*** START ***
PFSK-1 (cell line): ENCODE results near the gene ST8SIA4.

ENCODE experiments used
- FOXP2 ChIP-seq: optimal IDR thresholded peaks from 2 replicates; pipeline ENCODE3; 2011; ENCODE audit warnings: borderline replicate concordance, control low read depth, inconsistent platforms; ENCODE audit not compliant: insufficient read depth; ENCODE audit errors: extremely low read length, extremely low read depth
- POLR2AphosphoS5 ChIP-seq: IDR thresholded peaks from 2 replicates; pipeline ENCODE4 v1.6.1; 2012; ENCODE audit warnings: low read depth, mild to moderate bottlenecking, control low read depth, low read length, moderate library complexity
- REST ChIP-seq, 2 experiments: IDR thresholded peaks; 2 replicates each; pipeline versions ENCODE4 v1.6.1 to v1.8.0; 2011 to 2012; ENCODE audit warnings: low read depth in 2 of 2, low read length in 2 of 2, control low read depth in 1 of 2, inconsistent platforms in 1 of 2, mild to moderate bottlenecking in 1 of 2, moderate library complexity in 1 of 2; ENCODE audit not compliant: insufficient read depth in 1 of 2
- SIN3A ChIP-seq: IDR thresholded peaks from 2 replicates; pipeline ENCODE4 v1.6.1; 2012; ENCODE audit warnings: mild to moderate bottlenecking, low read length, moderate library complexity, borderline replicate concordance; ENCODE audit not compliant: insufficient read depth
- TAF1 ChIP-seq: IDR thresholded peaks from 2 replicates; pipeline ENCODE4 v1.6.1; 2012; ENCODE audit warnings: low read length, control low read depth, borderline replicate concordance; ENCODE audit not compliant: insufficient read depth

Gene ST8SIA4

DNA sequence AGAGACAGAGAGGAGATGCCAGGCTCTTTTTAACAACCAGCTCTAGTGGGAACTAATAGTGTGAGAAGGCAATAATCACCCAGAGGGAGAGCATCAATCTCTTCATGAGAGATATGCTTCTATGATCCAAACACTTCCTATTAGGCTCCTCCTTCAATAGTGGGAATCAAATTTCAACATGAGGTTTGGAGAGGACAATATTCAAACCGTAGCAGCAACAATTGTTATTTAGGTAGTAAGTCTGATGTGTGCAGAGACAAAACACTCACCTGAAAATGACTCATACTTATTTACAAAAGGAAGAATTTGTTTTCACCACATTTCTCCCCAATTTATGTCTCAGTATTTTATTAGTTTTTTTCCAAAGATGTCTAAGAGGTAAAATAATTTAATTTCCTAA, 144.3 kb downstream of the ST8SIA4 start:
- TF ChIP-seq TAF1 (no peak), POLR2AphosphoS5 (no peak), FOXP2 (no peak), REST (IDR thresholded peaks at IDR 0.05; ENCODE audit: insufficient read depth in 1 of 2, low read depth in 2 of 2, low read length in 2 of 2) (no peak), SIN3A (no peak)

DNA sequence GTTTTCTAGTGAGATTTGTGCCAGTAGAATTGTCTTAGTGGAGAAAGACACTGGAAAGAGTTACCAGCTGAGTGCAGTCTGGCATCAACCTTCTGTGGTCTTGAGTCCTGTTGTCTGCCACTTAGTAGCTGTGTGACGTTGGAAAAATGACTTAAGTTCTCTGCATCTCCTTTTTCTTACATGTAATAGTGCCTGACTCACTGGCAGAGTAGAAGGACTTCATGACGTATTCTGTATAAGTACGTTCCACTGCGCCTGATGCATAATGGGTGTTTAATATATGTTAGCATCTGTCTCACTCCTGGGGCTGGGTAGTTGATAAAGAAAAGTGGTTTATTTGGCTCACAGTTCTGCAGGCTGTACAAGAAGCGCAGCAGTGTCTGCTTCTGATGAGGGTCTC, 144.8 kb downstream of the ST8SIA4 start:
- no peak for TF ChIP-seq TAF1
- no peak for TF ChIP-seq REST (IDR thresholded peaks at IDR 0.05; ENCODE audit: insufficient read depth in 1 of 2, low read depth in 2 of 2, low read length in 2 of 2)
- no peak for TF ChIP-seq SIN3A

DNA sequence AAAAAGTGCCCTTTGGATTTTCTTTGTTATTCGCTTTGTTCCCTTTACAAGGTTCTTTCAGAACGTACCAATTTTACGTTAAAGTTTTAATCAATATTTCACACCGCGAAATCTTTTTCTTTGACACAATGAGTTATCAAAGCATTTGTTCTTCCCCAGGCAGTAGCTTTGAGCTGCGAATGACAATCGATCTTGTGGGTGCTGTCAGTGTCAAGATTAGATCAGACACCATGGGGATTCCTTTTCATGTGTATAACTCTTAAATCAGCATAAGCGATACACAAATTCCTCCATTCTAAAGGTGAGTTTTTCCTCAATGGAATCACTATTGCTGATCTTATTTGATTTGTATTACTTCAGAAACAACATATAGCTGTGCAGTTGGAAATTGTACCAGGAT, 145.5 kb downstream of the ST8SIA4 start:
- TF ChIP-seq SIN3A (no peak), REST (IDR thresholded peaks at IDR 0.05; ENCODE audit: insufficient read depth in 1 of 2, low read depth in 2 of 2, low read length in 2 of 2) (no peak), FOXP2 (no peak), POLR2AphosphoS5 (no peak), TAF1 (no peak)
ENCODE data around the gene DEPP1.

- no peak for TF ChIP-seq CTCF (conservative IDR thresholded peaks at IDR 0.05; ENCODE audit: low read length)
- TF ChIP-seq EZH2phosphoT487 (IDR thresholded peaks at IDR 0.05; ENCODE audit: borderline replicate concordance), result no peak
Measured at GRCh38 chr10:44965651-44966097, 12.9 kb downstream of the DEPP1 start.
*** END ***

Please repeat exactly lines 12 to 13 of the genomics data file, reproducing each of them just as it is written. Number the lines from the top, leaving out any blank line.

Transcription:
- no peak for TF ChIP-seq TAF1
- no peak for TF ChIP-seq REST (IDR thresholded peaks at IDR 0.05; ENCODE audit: insufficient read depth in 1 of 2, low read depth in 2 of 2, low read length in 2 of 2)